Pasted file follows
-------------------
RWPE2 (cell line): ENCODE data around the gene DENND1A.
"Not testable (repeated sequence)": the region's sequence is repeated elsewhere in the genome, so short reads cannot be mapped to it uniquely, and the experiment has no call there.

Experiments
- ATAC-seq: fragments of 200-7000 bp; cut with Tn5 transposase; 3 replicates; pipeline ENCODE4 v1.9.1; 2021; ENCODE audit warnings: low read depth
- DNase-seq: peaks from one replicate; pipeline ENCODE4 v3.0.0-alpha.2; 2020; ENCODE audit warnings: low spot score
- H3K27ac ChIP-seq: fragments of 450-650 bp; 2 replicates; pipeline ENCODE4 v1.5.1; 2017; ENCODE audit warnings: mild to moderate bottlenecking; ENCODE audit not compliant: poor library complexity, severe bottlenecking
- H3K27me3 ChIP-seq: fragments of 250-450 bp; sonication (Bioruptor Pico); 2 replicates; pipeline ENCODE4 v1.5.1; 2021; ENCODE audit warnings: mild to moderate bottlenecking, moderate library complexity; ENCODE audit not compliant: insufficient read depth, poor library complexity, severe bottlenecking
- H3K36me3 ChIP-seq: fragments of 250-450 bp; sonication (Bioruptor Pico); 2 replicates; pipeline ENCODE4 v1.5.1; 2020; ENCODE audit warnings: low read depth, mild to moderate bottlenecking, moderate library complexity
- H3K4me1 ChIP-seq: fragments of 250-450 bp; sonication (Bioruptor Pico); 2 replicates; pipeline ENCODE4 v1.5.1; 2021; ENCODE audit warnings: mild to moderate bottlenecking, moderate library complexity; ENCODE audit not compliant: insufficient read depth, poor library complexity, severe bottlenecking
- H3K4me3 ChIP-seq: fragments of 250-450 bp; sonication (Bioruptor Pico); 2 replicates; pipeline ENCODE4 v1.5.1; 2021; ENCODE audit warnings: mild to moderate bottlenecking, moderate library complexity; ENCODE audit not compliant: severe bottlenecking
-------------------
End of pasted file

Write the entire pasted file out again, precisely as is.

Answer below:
RWPE2 (cell line): ENCODE data around the gene DENND1A.
"Not testable (repeated sequence)": the region's sequence is repeated elsewhere in the genome, so short reads cannot be mapped to it uniquely, and the experiment has no call there.

Experiments
- ATAC-seq: fragments of 200-7000 bp; cut with Tn5 transposase; 3 replicates; pipeline ENCODE4 v1.9.1; 2021; ENCODE audit warnings: low read depth
- DNase-seq: peaks from one replicate; pipeline ENCODE4 v3.0.0-alpha.2; 2020; ENCODE audit warnings: low spot score
- H3K27ac ChIP-seq: fragments of 450-650 bp; 2 replicates; pipeline ENCODE4 v1.5.1; 2017; ENCODE audit warnings: mild to moderate bottlenecking; ENCODE audit not compliant: poor library complexity, severe bottlenecking
- H3K27me3 ChIP-seq: fragments of 250-450 bp; sonication (Bioruptor Pico); 2 replicates; pipeline ENCODE4 v1.5.1; 2021; ENCODE audit warnings: mild to moderate bottlenecking, moderate library complexity; ENCODE audit not compliant: insufficient read depth, poor library complexity, severe bottlenecking
- H3K36me3 ChIP-seq: fragments of 250-450 bp; sonication (Bioruptor Pico); 2 replicates; pipeline ENCODE4 v1.5.1; 2020; ENCODE audit warnings: low read depth, mild to moderate bottlenecking, moderate library complexity
- H3K4me1 ChIP-seq: fragments of 250-450 bp; sonication (Bioruptor Pico); 2 replicates; pipeline ENCODE4 v1.5.1; 2021; ENCODE audit warnings: mild to moderate bottlenecking, moderate library complexity; ENCODE audit not compliant: insufficient read depth, poor library complexity, severe bottlenecking
- H3K4me3 ChIP-seq: fragments of 250-450 bp; sonication (Bioruptor Pico); 2 replicates; pipeline ENCODE4 v1.5.1; 2021; ENCODE audit warnings: mild to moderate bottlenecking, moderate library complexity; ENCODE audit not compliant: severe bottlenecking